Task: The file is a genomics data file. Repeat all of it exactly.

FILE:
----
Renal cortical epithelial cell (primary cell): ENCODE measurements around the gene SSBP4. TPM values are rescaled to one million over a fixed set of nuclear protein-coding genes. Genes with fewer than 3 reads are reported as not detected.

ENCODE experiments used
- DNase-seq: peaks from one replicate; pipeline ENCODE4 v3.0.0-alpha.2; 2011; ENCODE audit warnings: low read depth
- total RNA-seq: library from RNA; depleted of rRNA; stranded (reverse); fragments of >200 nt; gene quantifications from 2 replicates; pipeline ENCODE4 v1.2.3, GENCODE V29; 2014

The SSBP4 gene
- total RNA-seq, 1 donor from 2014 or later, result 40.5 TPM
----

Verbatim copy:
Renal cortical epithelial cell (primary cell): ENCODE measurements around the gene SSBP4. TPM values are rescaled to one million over a fixed set of nuclear protein-coding genes. Genes with fewer than 3 reads are reported as not detected.

ENCODE experiments used
- DNase-seq: peaks from one replicate; pipeline ENCODE4 v3.0.0-alpha.2; 2011; ENCODE audit warnings: low read depth
- total RNA-seq: library from RNA; depleted of rRNA; stranded (reverse); fragments of >200 nt; gene quantifications from 2 replicates; pipeline ENCODE4 v1.2.3, GENCODE V29; 2014

The SSBP4 gene
- total RNA-seq, 1 donor from 2014 or later, result 40.5 TPM